Energy Transfer to pay Pennsylvania $1 million penalty for fiery 2018 pipeline explosion
Energy Transfer LP will pay a $1 million fine to settle pipeline safety violations over an explosion that destroyed a home in Western Pennsylvania. It didn't admit guilt.
Energy Transfer LP would pay a $1 million fine to settle safety violations over a fiery 2018 natural gas pipeline explosion that destroyed a home in Western Pennsylvania.
The Pennsylvania Public Utility Commission on Thursday approved a proposed settlement made last December with the Texas company, whose Revolution Pipeline ruptured and exploded after heavy rains caused a landslide in Beaver County. The new 24-inch diameter pipeline was just being brought into service when the failure occurred.
The explosion and fire destroyed a nearby home, whose occupants fled without injury, and knocked out a major electrical transmission line. The pipeline has been out of service since the Sept. 10, 2018, episode.
Under the settlement, Energy Transfer does not admit it violated the safety regulations alleged by the PUC’s Bureau of Investigation and Enforcement. But in addition to the $1 million payment, Energy Transfer agreed to several conditions that the PUC says go beyond federal safety requirements.
The company agreed to conduct five annual inline inspections of the Revolution pipeline through 2025, to walk the entire 40-mile pipeline right of way after heavy rains and to improve how preconstruction geologic research is incorporated into pipeline design and construction.
The PUC agreed not to oppose Energy Transfer’s efforts to restart the pipeline.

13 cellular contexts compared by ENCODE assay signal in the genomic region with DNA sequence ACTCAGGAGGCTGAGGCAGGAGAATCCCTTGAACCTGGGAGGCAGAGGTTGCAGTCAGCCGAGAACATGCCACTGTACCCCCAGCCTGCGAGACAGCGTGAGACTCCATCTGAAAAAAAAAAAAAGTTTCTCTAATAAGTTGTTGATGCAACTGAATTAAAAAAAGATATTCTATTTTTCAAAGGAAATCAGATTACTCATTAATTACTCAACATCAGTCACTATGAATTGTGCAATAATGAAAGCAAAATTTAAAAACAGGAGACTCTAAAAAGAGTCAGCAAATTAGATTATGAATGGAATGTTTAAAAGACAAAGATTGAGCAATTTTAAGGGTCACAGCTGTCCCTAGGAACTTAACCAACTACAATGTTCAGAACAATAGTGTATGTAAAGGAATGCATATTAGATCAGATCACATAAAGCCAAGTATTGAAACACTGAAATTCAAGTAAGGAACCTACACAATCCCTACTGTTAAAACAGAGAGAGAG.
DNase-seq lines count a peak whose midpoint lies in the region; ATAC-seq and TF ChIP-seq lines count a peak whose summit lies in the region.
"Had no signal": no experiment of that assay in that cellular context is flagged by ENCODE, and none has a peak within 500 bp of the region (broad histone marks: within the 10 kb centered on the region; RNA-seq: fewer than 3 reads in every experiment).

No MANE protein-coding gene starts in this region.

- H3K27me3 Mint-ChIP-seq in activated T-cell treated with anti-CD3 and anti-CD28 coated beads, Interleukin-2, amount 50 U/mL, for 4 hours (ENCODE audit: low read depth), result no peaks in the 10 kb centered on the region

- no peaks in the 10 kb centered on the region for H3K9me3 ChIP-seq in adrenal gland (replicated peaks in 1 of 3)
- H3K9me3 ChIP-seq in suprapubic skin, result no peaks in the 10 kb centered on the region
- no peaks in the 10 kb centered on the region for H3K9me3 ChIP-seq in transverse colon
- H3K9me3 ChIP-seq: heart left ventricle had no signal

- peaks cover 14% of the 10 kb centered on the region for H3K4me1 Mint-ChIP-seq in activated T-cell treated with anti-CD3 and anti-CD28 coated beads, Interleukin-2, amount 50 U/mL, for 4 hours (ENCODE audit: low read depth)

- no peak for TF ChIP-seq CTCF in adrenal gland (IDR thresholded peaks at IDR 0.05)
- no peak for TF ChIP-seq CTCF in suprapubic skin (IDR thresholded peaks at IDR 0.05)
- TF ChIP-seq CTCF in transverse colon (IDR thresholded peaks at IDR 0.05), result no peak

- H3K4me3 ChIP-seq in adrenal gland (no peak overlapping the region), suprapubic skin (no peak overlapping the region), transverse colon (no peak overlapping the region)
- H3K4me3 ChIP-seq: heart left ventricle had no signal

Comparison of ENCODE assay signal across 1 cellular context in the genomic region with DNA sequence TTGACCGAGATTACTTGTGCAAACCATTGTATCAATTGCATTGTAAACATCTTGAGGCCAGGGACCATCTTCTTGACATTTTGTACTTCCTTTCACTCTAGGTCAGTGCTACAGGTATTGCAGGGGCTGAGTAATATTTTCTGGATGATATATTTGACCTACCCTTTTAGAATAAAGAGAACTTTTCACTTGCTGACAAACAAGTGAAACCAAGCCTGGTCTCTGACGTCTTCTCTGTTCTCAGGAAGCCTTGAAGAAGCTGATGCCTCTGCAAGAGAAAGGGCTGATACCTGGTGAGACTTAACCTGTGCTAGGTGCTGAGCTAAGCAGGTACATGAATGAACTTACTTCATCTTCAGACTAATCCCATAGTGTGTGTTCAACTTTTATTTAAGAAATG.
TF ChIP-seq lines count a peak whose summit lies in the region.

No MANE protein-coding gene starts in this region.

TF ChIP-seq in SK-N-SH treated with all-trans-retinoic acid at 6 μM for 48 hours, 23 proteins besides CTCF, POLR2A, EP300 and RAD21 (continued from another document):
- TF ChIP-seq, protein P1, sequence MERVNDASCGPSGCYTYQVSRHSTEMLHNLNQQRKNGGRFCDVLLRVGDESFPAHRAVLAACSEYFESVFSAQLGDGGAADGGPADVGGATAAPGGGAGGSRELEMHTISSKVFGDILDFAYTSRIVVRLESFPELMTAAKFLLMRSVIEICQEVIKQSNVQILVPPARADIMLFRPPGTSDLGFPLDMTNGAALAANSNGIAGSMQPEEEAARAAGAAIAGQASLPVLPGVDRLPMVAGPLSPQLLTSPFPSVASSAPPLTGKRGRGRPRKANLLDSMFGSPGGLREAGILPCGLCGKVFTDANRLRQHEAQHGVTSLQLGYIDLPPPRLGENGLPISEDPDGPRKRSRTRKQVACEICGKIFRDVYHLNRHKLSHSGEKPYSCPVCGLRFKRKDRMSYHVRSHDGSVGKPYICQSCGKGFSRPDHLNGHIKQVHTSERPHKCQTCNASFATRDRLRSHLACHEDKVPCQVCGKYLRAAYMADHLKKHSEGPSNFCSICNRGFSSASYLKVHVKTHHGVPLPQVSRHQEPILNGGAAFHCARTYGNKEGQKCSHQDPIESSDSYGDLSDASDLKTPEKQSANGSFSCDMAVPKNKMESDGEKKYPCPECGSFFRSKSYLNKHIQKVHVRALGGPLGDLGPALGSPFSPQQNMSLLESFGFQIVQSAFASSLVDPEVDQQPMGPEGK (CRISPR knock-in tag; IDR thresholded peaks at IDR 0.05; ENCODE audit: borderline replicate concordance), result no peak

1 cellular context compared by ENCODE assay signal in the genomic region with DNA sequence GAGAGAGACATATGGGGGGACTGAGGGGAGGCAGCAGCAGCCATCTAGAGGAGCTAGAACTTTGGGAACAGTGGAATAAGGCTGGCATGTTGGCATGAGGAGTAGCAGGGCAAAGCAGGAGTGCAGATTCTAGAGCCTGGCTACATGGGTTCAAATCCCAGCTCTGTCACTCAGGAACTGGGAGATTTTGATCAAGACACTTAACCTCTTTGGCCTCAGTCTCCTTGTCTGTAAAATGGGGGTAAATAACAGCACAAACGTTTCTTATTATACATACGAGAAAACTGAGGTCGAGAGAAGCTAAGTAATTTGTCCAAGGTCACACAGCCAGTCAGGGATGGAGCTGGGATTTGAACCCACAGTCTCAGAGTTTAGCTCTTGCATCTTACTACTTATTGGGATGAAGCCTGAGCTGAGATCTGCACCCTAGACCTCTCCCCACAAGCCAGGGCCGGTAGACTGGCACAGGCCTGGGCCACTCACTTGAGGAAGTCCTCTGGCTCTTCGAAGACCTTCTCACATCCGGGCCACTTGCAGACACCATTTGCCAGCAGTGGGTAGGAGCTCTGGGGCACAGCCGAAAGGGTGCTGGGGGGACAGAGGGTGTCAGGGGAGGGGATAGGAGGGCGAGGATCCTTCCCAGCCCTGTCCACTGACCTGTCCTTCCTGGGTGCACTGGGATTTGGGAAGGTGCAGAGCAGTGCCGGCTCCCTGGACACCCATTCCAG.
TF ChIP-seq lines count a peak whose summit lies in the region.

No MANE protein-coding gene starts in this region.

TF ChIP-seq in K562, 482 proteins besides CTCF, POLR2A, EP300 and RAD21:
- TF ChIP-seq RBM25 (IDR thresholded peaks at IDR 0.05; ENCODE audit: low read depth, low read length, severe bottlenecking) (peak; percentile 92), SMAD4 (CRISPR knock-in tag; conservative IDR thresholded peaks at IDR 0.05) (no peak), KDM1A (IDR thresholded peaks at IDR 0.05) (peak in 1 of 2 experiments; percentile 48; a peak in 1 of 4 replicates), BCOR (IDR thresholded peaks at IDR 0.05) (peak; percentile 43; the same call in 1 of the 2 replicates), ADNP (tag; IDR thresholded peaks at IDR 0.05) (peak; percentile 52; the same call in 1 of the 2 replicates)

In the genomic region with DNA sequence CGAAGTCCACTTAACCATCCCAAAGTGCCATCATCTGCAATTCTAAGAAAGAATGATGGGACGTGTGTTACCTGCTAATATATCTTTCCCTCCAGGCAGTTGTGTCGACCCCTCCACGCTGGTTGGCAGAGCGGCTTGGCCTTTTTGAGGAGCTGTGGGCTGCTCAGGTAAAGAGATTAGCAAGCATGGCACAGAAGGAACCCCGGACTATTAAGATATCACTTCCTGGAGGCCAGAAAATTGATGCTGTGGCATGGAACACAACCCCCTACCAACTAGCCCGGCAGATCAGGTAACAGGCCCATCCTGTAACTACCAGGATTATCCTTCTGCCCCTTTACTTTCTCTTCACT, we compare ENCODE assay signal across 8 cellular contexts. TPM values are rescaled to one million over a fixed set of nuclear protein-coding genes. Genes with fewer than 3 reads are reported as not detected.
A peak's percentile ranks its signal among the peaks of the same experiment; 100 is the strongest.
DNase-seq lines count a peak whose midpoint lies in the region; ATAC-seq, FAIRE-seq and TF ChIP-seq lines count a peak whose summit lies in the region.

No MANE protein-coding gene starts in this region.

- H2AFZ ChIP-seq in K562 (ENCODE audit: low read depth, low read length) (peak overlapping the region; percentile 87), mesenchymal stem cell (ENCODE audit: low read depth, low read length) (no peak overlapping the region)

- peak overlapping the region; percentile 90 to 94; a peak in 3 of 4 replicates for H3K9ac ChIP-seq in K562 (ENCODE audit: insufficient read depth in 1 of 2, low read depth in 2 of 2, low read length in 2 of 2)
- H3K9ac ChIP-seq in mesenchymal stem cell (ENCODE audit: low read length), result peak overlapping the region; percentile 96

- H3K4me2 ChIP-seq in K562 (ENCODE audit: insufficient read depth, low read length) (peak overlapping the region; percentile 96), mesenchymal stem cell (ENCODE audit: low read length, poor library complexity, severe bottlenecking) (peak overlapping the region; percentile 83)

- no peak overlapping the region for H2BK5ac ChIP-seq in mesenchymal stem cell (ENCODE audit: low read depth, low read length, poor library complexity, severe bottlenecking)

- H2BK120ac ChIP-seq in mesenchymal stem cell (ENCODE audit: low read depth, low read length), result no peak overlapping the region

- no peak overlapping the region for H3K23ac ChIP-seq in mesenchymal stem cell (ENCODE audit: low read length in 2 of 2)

The commission’s order seeks public comment on the proposed settlement. Any modifications to the settlement would allow either party to withdraw from the agreement and pursue litigation.
The Revolution Pipeline is operated by ETC Northeast Pipeline LLC, which is separate from Energy Transfer’s former Sunoco Pipeline unit that is building the contentious Mariner East pipeline system. The Mariner East system delivers such natural gas liquids as propane from Western Pennsylvania to an export terminal in Marcus Hook, Delaware County.
The $5.1 billion Mariner East project is a key link in the state’s effort to promote Pennsylvania shale-gas development, but its construction has provoked sharp opposition from residents and aroused fears about pipelines transporting highly volatile liquid fuel near residences, schools, and nursing homes.
Pennsylvania has assessed about $16 million in penalties against the Mariner East project for construction mishaps. The project initially had a completion date of 2019; it now is expected to be finished in 2021. The project has been delayed in part because of legal challenges of its construction permits and its public utility status and because of complications that have arisen as Sunoco threaded the pipelines through densely populated Delaware and Chester Counties.
A Chester County jury Wednesday convicted two state constables of misdemeanor charges of failing to disclose money that they had earned working as private security guards for the Mariner East pipeline, though a judge dismissed more serious bribery and official oppression charges against the two.